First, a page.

There’s no denying that you don’t exactly like your child’s other parent. In most cases, there’s an additional keyword – anymore. Despite your feelings for your ex, you adore your children. For that reason alone, you need to know the dangers of parental alienation.
According to a recent medical journal article, parental alienation on its own is not classified in DSM V, which provides psychiatric diagnoses. It involves “children subject to highly conflictual parental separations.” Children may be used as pawns in a divorce as parents use them to play against one another.
Here’s the part that should alarm each and every parent. The experts find that parental alienation is closely linked to child psychological abuse. Let that sink in. More than likely, you would never consider hurting your children physically – or subjecting them to emotional abuse. Could you be unintentionally guilty of child psychological abuse?
Two critical things to remember. First, your child is entitled to the love of two parents. In rare cases, there may be cause to protect your offspring from harm. Meanwhile, there’s another consideration. Your child’s mother or father is a part of their genetic makeup. When you malign the other parent, you are criticizing a part of your son or daughter.
Truth be told, parental alienation can occur at any age. It could start with the father who tells his third-grade daughter he won’t see her again unless she agrees to abandon her mother’s home. Meanwhile, an adult son may struggle with directives from his mom to stay away from his father and what she calls – his concubine or some other unflattering reference.
Some Insight into Parental Alienation
First, what happens if you suspect your child’s other parent is purposefully doing things to interfere with your parental relationship? You’ll want to speak about your concerns with an experienced family law attorney. From there, you may want to request that the court appoint an expert to conduct a parental alienation evaluation.
Keep in mind you may inadvertently do some things that can be viewed as acting against your children’s best interests. Badmouthing your ex can absolutely have some impact on the court’s decision regarding custody and parenting time.
Two Parental Alienation Cases
Here are a couple of parental alienation examples taken from cases considered by the New Jersey courts:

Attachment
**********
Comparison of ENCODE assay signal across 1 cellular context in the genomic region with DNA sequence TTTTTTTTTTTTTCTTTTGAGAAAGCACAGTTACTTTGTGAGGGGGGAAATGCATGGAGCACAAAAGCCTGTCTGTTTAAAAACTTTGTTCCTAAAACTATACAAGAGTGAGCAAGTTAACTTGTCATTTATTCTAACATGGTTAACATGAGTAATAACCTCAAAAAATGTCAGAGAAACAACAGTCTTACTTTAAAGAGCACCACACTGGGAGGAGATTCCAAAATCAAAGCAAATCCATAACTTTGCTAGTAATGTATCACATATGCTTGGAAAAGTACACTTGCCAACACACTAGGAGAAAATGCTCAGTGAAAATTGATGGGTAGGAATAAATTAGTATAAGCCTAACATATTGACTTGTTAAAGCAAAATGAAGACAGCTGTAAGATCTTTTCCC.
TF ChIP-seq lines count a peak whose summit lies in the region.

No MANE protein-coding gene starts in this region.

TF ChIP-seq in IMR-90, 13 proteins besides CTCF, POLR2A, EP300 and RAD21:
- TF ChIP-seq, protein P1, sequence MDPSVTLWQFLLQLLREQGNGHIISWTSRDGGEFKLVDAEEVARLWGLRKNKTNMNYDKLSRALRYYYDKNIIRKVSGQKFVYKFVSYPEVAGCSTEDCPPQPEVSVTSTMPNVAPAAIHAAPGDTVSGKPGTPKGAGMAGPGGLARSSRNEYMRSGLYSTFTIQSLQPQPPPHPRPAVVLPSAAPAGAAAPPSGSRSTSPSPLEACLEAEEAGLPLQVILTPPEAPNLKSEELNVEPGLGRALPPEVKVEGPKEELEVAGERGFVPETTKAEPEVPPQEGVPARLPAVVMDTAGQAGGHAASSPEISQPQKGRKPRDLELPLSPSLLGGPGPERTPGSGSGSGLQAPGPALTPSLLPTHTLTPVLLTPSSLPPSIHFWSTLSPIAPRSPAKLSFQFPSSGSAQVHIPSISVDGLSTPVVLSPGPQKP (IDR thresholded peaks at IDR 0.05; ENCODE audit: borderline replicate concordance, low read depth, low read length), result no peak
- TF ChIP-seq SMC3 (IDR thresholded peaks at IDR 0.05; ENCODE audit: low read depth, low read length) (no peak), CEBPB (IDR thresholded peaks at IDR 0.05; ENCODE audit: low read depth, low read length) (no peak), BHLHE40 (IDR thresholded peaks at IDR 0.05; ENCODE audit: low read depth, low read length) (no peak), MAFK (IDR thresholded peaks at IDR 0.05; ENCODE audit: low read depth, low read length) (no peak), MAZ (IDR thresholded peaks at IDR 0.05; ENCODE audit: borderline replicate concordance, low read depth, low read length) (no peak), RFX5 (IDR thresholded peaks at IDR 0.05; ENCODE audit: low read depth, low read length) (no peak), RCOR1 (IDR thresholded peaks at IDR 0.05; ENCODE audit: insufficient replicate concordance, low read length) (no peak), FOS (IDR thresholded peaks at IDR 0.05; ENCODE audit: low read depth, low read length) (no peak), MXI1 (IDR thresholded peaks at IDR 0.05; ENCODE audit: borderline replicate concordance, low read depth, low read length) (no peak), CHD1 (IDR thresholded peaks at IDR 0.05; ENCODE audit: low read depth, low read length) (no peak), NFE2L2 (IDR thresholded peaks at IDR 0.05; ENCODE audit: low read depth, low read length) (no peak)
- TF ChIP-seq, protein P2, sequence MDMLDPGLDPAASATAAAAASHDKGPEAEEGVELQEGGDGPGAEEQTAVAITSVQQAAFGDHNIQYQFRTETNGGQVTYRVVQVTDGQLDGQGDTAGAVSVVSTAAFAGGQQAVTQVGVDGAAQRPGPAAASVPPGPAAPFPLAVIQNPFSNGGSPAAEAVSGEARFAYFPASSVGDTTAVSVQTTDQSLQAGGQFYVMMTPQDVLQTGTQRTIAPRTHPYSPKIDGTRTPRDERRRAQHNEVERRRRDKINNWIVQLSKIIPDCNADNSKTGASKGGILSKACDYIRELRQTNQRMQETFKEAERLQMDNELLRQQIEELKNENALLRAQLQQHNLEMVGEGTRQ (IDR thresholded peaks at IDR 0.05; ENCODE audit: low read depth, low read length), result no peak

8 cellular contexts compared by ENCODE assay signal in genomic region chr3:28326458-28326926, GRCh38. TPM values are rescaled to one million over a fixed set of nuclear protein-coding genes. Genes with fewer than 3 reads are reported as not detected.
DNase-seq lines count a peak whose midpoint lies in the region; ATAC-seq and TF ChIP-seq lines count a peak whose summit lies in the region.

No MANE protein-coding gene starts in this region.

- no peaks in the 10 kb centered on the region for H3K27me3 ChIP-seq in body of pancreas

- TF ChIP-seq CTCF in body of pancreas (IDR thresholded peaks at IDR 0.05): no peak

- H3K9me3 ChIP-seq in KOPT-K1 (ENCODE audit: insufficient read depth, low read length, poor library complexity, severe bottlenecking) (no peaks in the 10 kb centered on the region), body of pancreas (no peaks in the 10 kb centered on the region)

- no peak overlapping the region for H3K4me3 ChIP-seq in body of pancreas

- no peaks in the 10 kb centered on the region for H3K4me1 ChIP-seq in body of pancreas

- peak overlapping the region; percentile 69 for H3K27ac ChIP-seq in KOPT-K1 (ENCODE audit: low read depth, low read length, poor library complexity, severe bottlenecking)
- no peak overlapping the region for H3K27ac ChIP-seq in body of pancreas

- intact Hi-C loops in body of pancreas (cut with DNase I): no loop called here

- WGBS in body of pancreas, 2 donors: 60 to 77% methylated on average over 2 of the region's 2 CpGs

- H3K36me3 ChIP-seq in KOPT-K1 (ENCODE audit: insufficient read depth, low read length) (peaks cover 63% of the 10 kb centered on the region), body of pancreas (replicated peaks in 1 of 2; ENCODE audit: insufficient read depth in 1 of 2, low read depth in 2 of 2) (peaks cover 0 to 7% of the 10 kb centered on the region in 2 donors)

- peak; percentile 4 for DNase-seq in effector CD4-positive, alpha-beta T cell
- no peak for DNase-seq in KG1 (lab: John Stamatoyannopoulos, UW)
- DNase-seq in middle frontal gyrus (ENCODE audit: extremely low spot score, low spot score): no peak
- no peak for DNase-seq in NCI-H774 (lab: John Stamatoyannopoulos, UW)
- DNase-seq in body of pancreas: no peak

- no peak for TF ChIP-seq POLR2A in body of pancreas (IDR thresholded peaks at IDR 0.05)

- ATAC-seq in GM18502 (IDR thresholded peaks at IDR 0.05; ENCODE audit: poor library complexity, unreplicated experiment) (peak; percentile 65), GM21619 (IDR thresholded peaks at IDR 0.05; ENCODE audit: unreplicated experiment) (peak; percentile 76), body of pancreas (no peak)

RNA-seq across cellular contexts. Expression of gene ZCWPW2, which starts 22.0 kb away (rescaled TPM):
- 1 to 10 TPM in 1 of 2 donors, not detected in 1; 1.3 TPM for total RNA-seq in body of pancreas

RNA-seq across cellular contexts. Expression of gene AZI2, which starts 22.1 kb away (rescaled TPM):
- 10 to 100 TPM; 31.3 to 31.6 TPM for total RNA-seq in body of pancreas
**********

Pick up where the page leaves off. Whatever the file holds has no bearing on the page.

- Finch v. Finch, 2006 N.J. Super. : In this New Jersey Appellate Court unpublished opinion, the couple’s son decided he wanted nothing to do with his father. Mr. Finch claimed that his former wife was responsible for alienating his son from him. Notably, the son “suffers from Asperger syndrome, a combination of ADD, a social compulsive disorder, and an anxiety disorder.”
To determine the validity of the father’s claims, the trial court judge met in camera with the Finch’s son. The young man stated this father called him names and also described some physical beatings. In the end, the judge determined that the mother “"did not do anything . . . to try to destroy the relationship with his father."
In fact, the judge found that the mother encouraged the visits with both his father and the child’s parental grandparents.
- S.S. v. D.S.-G, 2010 N.J. Super: In this unpublished New Jersey Appellate Court opinion, the child, in this case, is a thirteen-year-old daughter, who recently began to date. The father was dismayed that he was expected to compete with his young daughter’s boyfriend. Furthermore, he was upset that her “relationship” was unsupervised.
In response to her father’s disapproval of her dating arrangements, the daughter refused to visit with him. She also wrote him a letter and claimed that her mother agreed with the dating setup as it stood.
In reviewing the case, the judge noted that the child engages manipulation tactics with both parents. It was also the court’s impression that at times, the mother probably "stokes the fires" of ill feeling of the children towards their FATHER both overtly and subliminally.
Meanwhile, the father might also contribute to the deterioration of the father/daughter relationship. The judge found that the dad has a “strong personality, is busy and stressed, at times and may behave in a gruff and apparently coarse and uncompromising manner.”
A review of this legal decision shows how the court employs the use of expert opinion and may even avoid a guardian ad litem to act in the best interests of the children.